Throughout the day I’ve watched some extremely interesting demos of products that have either been conceived or sharpened during the inaugural TechStars Cloud class in San Antonio. A few of those companies stood out, but none shined quite as brightly as Cloudability, a service to manage all of your cloud spending in one place.
As I warned in my previous piece, storing things in the cloud and managing big data might not be something that stops traffic in your eyes, but when it comes to building the backend of most of the software and apps that you use today, it’s everything to a company.
When you have a successful application or service online, you’re probably distributing your spending for hosting, analytics, support, and maintenance over many products. Managing those costs, since they’re usually a moving target based on usage, has been nearly impossible to do.
I say “has been”, because Cloudability has decided to focus on that problem, and it’s done an amazing job in doing so. Up until now, folks who manage the cloud spending at companies have had to visit individual sites, navigate multiple dashboards, export data, and bring all of that information into a big old spreadsheet. If you’ve ever managed a massive spreadsheet, you know that it’s not only a pain in the ass, but it’s outdated as soon as you hit save.
Bring it all together, be aware of spikes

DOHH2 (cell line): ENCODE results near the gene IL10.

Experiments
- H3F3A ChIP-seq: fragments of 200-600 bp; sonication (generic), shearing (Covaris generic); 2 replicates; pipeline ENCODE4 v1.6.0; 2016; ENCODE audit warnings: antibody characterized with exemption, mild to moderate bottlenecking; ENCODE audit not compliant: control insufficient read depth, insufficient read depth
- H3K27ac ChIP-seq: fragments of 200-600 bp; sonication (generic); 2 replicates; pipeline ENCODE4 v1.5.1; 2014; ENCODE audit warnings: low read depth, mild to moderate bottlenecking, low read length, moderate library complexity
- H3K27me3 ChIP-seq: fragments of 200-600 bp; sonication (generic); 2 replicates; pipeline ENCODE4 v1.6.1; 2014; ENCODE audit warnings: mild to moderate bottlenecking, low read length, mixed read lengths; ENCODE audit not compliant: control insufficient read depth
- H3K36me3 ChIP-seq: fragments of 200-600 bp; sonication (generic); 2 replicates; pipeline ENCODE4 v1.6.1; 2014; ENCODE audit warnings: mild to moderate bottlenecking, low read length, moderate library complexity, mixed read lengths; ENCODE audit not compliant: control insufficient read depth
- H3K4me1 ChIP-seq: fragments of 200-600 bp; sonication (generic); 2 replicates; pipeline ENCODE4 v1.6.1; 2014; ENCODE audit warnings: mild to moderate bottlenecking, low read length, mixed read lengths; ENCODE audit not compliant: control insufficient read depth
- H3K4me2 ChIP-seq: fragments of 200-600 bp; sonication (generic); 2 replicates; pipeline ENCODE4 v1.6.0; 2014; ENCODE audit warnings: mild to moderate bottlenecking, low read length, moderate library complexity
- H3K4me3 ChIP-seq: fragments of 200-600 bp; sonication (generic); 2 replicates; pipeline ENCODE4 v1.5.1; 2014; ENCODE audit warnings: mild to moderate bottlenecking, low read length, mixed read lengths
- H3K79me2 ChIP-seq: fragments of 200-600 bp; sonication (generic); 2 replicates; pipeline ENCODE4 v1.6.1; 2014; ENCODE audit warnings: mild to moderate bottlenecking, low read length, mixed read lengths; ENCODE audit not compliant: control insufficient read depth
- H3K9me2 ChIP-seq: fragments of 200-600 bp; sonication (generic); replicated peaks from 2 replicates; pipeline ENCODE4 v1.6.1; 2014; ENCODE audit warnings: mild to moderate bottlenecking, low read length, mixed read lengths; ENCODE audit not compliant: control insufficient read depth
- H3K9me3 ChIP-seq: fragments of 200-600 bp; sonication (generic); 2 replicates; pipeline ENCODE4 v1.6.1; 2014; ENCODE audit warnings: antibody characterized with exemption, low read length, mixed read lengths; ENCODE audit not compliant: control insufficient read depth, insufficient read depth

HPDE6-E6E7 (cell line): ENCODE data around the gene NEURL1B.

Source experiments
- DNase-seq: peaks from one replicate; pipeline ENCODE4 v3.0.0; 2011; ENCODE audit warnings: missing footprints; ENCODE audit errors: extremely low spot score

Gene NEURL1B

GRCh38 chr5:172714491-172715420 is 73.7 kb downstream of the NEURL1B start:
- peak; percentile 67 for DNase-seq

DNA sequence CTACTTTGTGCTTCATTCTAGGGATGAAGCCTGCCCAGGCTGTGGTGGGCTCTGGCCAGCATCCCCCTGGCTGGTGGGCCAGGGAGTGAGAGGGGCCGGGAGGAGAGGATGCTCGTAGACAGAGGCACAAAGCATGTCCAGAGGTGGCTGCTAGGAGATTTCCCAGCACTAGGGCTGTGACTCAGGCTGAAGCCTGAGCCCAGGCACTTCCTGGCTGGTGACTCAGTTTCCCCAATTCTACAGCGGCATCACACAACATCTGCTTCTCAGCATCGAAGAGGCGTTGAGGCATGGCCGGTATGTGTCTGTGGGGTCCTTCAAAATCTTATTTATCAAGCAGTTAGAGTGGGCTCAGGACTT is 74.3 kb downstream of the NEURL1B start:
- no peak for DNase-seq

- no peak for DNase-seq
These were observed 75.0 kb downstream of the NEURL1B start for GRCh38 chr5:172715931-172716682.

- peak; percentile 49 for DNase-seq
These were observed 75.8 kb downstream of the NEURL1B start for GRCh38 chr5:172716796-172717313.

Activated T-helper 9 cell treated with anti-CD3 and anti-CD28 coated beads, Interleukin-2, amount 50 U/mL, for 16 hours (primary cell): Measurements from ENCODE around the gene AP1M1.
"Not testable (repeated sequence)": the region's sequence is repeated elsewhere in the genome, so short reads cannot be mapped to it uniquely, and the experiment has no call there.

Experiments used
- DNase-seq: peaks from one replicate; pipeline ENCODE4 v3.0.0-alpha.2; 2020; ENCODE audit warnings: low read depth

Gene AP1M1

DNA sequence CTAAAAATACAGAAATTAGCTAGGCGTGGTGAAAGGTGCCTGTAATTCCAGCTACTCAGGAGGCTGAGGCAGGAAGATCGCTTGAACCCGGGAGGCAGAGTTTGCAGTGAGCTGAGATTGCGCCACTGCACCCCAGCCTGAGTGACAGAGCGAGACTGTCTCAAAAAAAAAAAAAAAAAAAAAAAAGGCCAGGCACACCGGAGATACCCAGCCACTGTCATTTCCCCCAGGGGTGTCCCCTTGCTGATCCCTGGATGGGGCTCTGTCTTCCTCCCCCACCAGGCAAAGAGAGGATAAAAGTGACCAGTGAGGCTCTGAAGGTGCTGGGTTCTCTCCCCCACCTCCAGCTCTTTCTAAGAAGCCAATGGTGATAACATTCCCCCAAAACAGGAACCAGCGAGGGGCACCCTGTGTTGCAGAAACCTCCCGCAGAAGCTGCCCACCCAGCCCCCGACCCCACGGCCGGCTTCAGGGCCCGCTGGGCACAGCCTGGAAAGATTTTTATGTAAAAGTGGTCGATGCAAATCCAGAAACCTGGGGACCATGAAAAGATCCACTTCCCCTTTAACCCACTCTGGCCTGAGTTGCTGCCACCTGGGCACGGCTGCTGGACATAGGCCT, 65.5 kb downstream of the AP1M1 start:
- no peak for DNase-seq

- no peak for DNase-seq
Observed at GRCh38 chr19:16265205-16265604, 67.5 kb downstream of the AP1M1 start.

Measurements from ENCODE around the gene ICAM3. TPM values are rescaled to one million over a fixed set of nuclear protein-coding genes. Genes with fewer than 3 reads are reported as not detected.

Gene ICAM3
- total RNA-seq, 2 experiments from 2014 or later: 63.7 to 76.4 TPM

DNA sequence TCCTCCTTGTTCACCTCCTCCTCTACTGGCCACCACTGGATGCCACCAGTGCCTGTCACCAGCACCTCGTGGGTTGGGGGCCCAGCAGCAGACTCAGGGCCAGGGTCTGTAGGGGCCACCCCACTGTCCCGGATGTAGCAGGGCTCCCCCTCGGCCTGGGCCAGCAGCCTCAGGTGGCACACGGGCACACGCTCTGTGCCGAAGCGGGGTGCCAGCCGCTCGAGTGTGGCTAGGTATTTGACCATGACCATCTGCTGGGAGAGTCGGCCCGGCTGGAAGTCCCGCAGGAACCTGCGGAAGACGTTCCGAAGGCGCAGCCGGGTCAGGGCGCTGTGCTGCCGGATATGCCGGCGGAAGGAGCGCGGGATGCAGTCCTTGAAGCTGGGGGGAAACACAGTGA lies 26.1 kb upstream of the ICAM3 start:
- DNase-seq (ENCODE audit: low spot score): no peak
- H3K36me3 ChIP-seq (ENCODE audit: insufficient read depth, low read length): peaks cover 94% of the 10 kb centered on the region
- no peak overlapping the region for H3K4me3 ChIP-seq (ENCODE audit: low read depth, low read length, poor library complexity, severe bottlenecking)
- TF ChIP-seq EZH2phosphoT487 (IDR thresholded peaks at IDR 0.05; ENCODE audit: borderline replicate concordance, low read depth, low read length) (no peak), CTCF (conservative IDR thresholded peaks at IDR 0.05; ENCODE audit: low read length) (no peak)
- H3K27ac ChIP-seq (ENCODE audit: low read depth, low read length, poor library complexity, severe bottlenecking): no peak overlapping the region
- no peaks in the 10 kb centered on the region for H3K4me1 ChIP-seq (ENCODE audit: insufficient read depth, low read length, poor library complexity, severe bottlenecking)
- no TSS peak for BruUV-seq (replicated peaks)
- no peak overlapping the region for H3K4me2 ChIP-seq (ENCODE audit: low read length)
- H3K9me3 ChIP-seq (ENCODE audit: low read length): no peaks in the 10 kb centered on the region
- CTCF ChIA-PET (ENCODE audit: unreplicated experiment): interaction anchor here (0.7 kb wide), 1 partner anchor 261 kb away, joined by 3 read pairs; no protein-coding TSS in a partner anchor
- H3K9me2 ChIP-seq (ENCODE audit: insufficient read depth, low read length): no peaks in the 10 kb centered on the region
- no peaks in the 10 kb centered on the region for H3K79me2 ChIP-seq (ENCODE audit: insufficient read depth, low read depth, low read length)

The Cloudability dashboard is drop-dead easy to understand, as it pulls in all of the data from your hosting accounts, including Rackspace, Amazon, and services like Heroku. The best part of having a dashboard like this is that you can check it a few times a day and make sure that there aren’t any major spikes or oddness with how your systems are running:
In addition to a detailed dashboard, you can set up email alerts to keep you informed when one of your hosting services crosses a specific spending threshold, allowing you to make changes on the fly if need be. This is something that previously required all of that logging in and spreadsheeting that I mentioned before.
The company isn’t new, but the mentorship the team received from those participating in TechStars Cloud was extremely valuable, the Portland based company told me.
Cloudability is a perfect example of a small team with laser focus cracking the code on a problem that will only continue to plague companies as they start managing their data in the cloud. Something like this could honestly save your company thousands of dollars and even more in effort trying to bring all of this data together.
Companies like Simple and SlideShare are already using the service, and Rackspace just announced that it will be rolling Cloudability out as a feature for all of its 175k+ customers.
The TechStars Cloud class was an impressive one and I’ll be sharing more stories and thoughts over the next few days. I had to tell you about Cloudability as quickly as I could though, because this is a company to watch.